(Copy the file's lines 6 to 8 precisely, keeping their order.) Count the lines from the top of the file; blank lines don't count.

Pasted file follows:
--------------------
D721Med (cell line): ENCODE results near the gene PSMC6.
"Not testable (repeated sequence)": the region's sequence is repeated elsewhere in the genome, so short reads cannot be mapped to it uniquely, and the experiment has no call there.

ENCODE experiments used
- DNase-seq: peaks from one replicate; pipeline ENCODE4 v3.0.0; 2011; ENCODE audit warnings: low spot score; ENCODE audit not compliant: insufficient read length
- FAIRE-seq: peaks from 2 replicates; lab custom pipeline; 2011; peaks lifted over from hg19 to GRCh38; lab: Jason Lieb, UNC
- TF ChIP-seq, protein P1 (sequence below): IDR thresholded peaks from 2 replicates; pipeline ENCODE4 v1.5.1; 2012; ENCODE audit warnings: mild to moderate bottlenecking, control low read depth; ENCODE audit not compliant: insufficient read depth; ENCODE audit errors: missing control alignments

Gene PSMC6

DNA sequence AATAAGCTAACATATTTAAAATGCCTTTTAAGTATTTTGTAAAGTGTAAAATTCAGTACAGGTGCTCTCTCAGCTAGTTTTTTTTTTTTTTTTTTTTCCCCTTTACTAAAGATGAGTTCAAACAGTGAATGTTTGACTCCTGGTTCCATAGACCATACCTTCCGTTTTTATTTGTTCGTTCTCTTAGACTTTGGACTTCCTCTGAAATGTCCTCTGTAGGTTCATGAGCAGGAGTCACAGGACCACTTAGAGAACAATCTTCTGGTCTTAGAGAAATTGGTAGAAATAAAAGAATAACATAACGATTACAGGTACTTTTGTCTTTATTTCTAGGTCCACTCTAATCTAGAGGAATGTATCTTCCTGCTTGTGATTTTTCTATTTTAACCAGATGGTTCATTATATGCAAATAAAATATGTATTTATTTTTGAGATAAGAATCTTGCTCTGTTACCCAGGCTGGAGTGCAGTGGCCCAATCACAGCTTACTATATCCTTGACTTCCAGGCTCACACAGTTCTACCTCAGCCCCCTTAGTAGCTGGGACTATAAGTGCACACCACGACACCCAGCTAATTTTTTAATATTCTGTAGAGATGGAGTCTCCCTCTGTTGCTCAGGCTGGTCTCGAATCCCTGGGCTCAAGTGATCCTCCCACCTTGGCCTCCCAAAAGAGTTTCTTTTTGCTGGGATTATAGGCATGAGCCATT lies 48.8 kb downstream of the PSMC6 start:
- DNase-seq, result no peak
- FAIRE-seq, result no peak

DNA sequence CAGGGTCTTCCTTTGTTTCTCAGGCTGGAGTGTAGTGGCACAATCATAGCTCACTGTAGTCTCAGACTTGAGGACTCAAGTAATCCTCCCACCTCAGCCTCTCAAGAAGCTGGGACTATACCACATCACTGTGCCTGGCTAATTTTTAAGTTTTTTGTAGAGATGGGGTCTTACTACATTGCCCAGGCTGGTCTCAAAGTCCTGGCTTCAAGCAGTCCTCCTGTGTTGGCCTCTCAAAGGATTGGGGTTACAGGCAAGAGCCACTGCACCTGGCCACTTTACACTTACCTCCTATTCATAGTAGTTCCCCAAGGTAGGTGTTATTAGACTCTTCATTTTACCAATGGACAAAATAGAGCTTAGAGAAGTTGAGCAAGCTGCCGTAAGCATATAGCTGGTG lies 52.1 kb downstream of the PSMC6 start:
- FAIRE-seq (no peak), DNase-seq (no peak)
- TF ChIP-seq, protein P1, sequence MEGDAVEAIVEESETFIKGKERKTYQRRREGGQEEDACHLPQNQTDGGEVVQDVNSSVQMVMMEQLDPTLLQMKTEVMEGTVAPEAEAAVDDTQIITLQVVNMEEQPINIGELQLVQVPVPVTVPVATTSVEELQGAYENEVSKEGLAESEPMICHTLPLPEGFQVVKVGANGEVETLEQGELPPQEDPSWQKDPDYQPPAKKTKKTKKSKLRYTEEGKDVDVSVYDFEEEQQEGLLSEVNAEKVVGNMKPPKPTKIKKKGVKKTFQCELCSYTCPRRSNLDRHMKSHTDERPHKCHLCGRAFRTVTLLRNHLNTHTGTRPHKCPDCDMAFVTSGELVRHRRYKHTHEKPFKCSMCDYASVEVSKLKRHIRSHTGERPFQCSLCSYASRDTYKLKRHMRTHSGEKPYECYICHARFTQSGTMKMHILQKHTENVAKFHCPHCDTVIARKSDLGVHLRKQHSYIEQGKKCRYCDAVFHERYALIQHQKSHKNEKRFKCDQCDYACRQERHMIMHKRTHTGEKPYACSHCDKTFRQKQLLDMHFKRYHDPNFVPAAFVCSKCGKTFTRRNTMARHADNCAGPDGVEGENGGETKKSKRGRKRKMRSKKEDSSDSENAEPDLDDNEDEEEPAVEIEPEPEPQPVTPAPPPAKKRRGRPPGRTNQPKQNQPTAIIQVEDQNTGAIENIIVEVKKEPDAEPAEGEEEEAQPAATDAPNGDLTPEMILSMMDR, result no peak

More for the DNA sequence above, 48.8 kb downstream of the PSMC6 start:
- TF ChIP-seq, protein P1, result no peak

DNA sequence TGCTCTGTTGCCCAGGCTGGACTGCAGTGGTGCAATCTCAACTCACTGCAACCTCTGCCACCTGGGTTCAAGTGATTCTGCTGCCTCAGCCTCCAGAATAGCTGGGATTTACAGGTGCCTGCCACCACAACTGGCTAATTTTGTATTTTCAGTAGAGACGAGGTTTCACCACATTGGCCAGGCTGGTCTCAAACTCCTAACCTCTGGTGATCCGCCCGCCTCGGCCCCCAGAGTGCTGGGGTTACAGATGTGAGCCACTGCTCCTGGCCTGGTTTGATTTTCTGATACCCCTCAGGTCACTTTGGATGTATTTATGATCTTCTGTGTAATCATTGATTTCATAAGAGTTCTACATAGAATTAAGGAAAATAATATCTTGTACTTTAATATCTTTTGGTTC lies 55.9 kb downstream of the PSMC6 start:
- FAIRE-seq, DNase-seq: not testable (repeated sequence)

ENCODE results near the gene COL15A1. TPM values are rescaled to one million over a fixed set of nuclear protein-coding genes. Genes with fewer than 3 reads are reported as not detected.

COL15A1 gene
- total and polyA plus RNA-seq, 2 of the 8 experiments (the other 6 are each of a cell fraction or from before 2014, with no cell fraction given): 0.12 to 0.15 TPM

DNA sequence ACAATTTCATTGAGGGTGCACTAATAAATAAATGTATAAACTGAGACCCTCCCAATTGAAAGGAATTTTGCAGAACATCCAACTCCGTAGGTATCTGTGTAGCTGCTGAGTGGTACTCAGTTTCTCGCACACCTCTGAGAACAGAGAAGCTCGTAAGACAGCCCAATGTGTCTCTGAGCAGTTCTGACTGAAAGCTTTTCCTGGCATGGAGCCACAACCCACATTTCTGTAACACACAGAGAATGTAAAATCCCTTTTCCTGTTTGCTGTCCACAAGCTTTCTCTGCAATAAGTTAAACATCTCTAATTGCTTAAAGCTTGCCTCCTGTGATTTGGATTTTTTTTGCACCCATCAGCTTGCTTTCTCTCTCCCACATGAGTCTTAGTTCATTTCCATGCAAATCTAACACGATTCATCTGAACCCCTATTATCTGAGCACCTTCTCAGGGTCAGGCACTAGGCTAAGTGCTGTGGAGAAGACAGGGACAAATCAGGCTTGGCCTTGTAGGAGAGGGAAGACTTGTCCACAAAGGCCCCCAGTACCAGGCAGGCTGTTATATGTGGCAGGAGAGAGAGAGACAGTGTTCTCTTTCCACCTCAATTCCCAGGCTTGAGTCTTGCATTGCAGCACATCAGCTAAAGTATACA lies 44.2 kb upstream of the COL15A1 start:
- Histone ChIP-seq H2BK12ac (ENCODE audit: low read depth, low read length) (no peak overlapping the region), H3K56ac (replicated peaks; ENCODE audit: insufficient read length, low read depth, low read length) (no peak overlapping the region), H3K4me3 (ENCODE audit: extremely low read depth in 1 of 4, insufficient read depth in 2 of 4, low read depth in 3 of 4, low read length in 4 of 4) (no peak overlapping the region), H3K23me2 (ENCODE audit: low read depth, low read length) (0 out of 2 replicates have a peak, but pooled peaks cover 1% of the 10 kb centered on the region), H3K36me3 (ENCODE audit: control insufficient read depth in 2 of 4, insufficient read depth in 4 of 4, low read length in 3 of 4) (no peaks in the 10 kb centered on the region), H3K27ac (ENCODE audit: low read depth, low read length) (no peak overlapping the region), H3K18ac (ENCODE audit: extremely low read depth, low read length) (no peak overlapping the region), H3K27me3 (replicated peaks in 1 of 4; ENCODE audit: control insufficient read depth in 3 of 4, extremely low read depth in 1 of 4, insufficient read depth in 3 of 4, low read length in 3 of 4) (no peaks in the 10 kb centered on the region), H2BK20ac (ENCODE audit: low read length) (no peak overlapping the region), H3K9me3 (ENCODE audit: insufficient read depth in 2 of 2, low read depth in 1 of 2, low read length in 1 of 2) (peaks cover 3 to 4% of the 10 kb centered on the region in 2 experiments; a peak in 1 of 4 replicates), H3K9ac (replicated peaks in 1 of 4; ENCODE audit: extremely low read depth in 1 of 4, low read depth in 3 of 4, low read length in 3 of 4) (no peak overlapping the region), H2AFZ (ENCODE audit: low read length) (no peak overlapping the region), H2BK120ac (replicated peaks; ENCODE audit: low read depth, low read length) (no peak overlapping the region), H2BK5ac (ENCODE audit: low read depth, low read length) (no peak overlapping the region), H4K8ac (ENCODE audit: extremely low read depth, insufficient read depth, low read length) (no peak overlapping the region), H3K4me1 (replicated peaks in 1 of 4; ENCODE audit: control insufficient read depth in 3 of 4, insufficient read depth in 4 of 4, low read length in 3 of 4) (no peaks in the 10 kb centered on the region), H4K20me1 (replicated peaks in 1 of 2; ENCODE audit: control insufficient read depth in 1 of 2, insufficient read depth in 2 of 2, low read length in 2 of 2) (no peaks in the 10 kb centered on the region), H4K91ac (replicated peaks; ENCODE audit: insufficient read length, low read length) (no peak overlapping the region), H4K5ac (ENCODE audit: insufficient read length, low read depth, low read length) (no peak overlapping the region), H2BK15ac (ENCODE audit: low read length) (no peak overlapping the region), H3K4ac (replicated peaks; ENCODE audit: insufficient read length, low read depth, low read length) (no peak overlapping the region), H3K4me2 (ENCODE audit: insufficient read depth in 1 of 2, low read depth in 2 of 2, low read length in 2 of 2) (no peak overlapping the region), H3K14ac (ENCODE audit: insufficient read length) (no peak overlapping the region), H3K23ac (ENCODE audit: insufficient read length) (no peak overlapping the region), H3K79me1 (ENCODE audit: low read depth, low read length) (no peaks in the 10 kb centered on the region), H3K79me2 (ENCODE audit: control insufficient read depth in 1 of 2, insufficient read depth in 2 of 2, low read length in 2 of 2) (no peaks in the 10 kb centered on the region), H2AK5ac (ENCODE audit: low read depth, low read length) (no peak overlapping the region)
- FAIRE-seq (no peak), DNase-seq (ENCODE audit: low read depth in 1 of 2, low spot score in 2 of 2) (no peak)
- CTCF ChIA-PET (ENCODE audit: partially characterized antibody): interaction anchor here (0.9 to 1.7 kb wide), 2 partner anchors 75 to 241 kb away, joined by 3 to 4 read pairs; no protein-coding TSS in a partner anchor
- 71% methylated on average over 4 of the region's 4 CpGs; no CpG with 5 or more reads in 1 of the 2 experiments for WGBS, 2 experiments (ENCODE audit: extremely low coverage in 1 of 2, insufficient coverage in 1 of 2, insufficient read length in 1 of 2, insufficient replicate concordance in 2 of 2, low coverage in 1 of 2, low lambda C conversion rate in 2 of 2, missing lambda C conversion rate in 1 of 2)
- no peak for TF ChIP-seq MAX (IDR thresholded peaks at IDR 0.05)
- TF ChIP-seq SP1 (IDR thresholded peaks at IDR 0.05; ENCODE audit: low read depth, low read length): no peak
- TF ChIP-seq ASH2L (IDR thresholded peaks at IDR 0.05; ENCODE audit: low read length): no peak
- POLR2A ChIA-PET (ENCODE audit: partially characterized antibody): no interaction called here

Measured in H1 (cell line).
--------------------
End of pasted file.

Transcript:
- TF ChIP-seq, protein P1 (sequence below): IDR thresholded peaks from 2 replicates; pipeline ENCODE4 v1.5.1; 2012; ENCODE audit warnings: mild to moderate bottlenecking, control low read depth; ENCODE audit not compliant: insufficient read depth; ENCODE audit errors: missing control alignments

Gene PSMC6

DNA sequence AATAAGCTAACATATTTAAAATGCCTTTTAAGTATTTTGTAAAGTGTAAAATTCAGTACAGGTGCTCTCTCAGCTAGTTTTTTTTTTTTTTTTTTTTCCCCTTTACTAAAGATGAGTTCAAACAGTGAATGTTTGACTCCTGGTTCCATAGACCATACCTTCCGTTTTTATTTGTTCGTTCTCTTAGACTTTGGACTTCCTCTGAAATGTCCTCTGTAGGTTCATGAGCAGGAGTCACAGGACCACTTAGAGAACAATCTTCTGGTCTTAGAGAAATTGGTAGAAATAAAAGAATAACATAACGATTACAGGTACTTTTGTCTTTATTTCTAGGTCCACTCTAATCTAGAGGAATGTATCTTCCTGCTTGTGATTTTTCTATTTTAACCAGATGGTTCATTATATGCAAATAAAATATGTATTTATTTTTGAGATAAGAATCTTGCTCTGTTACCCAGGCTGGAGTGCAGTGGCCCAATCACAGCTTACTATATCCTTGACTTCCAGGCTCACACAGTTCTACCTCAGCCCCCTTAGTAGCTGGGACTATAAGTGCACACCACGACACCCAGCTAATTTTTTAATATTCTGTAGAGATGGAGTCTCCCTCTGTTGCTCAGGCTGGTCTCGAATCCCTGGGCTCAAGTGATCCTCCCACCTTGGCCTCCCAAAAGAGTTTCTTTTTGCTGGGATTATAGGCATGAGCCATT lies 48.8 kb downstream of the PSMC6 start: